• Slow Speed: any analytics requiring manual efforts will be extremely slow. Why select a vendor that lacks scalable technology and forces the use of slow, manual services? This is not how to compete in the modern economy. 
  • Inflexible Support Levels: consultancies that rely on high hourly billings are not built to give you solutions based on self-service options. This business model conflict will cost your brand over the long term. Some vendors offer a combination of high-scale, modern technology and flexible consulting service models that offer the best of both elements, and allowing the brand to flex as its own needs and support levels change and evolve over time. 
  • Lack of Solution Scale & Measurement Detail: many brands cannot scale their measurement solution across multiple product lines, geographies or lines of business because consultant costs are much too high. Also, manual measurement solutions lack detail and depth in measurement reads that miss hidden ROI and performance lift deeper within marketing channels. As a result, costs are too high to serve the entire business and performance opportunities are missed.



Support Model Flexibility


With the right resources, skills and team, many brands can use an outsourced measurement solution without requiring heavy levels of consulting support from the vendor. But, if the vendor is a consultancy, this kind of self-service approach may not be possible because the vendor’s own business model cannot support self-service technology. So, an important decision criteria for brands is to understand whether self-service is possible and that the vendor’s tools can actually be used without consultants’ assistance.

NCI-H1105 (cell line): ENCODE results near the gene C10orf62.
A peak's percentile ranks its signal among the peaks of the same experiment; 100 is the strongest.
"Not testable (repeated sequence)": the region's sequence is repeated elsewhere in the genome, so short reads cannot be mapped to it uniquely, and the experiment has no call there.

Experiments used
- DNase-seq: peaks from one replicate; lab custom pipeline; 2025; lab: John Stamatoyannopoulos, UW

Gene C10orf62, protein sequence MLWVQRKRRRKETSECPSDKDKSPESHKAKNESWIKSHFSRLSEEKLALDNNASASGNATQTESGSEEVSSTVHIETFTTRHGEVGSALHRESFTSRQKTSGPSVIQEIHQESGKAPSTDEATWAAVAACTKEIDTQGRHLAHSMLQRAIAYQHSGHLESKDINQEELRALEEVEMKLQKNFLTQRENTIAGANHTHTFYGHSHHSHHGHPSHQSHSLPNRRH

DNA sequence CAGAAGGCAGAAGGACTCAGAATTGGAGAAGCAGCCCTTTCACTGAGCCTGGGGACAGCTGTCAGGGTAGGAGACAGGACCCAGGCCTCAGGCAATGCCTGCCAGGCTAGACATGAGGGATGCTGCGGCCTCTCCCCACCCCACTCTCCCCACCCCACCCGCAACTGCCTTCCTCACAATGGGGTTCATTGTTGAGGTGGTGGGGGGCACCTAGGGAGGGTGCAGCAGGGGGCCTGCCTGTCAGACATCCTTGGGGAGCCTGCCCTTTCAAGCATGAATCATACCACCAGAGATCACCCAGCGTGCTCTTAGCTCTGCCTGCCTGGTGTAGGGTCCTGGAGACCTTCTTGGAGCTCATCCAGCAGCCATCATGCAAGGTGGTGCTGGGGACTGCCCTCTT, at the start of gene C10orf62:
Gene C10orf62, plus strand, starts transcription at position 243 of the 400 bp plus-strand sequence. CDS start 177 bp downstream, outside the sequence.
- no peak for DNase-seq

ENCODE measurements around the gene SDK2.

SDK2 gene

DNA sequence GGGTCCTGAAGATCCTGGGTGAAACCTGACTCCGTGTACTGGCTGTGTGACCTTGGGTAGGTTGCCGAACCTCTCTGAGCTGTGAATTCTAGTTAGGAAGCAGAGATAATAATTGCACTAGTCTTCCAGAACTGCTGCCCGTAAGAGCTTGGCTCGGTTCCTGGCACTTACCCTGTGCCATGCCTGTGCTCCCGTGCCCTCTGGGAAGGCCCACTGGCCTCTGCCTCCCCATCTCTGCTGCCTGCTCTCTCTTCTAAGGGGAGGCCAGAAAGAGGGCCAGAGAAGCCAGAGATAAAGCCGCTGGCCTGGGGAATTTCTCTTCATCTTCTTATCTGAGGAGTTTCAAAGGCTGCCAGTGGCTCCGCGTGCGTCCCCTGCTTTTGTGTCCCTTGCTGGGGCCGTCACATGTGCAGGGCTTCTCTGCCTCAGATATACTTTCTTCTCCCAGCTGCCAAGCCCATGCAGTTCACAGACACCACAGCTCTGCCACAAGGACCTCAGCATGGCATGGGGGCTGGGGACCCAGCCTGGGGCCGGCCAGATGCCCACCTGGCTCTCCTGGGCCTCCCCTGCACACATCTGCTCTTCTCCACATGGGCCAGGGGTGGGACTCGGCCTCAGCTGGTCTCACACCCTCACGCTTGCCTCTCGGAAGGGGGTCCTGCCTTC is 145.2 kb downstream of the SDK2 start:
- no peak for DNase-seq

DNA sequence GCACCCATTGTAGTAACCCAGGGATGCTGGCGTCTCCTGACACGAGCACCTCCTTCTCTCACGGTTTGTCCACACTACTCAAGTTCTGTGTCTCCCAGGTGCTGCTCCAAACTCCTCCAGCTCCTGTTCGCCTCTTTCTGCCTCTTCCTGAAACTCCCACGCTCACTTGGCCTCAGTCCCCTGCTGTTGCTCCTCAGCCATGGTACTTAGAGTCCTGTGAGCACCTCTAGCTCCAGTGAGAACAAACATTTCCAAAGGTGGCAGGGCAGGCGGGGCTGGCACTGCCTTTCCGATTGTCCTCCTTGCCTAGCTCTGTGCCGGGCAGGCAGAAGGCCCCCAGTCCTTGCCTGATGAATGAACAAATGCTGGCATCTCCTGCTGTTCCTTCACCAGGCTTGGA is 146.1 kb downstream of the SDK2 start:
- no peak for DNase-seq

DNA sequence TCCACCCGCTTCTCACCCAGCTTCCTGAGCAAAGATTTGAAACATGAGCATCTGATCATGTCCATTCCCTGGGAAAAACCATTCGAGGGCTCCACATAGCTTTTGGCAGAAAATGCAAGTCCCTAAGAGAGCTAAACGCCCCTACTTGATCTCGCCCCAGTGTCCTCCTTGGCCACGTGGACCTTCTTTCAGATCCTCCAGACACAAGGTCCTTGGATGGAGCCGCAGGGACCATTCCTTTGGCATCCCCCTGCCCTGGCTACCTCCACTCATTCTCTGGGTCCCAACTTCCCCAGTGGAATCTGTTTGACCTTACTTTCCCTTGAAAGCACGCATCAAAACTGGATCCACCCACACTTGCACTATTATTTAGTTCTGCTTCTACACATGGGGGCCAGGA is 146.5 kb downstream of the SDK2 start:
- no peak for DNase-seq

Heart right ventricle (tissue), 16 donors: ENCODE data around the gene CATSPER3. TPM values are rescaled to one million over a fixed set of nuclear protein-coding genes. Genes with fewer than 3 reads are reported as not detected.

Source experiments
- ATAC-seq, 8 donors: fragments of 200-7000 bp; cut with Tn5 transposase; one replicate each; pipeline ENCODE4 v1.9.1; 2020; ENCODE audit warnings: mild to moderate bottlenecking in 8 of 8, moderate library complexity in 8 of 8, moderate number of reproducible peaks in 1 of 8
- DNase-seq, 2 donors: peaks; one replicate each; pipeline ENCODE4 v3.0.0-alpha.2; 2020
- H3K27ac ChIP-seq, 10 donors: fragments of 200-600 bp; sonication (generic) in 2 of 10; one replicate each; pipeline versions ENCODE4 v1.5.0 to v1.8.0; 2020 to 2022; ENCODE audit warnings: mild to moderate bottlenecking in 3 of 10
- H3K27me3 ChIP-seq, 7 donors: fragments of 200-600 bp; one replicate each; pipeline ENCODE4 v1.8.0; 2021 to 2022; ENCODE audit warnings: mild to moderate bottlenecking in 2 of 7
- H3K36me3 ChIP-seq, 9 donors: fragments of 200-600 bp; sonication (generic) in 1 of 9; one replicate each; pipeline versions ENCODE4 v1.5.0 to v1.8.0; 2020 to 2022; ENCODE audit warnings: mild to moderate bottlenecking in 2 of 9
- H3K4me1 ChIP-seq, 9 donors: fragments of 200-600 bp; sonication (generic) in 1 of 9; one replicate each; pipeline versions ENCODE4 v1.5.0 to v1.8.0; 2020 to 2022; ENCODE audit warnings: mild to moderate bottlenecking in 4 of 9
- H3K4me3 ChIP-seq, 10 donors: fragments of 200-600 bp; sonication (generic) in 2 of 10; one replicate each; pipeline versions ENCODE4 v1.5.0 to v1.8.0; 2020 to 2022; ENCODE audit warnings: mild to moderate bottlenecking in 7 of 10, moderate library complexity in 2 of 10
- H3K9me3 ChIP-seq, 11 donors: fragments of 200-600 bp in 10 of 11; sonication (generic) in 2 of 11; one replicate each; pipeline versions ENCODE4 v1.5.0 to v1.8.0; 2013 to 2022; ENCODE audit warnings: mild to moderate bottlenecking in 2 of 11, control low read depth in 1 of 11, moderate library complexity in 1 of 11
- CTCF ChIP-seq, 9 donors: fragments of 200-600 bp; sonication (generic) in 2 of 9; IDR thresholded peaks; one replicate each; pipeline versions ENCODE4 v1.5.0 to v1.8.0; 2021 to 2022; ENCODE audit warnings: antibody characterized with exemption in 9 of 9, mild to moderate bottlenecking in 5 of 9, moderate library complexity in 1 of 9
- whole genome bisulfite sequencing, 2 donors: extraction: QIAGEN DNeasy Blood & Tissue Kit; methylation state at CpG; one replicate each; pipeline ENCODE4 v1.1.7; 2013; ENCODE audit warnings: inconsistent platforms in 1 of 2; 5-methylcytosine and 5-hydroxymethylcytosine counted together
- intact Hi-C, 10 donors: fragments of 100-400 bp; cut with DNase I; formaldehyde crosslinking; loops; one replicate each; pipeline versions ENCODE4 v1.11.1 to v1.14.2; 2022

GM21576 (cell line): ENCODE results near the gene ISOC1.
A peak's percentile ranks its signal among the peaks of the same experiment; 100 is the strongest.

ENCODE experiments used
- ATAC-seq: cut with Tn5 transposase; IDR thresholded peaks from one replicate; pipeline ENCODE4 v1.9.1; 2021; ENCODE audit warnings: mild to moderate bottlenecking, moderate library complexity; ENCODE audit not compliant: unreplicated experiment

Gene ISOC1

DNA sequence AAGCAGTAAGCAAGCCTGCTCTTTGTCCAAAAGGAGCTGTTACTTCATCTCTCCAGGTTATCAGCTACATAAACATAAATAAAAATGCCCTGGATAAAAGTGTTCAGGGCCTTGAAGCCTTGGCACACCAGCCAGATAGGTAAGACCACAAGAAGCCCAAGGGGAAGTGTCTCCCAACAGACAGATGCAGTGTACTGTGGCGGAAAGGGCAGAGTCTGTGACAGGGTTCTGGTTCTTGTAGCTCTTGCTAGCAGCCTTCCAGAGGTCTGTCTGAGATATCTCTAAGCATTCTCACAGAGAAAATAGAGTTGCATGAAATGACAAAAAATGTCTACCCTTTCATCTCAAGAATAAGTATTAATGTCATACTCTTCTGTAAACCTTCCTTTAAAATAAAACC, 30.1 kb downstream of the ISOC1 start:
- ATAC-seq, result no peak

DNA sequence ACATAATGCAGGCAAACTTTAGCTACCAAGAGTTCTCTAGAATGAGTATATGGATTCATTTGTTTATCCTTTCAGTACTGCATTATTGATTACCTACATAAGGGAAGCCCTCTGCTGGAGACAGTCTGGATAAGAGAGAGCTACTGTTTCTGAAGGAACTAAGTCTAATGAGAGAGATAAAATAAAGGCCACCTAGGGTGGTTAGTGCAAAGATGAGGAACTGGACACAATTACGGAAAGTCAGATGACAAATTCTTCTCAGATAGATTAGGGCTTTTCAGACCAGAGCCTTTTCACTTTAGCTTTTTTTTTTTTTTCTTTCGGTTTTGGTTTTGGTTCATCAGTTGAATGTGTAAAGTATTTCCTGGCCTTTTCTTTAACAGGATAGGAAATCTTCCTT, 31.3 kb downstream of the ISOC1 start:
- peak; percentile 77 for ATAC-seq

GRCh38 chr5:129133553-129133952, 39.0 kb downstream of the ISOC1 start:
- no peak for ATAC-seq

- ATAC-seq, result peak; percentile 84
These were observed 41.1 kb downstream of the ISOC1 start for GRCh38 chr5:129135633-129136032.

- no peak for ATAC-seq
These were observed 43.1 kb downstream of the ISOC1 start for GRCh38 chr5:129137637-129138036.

Many brands chose a vendor that provides strategy consulting only to realize that they are now stuck with a solution that has no ability to be operated directly by the brand. This increases costs long-term, and slows down the speed of insights for the brand as they are forced to rely on consultants to deliver guidance via presentation materials.


It is critical to choose a vendor solution that offers flexible consulting support models that do not rely nor require the use of expensive professional services billings if they aren’t required. Insist on a solution that offers self-service options, even if your brand may not require those currently. These support needs evolve over time and your vendor must be able to flex to meet these changing needs.



Modern Technology and Right-Sized Service & Support


Fortunately, brands don’t need to sacrifice service and support in their search for speed and agility from their measurement solution. Modern solutions that are built with advanced AI and high-scale computing provide major advantages in speed, business scale, measurement detail and flexibility. And the right vendors can combine this advanced technology with the right levels of consulting service and support to meet the needs of the brand today, and the evolving needs of tomorrow.


Contact us today to learn why OptiMine’s modern marketing measurement solution is the right fit for you and your brand!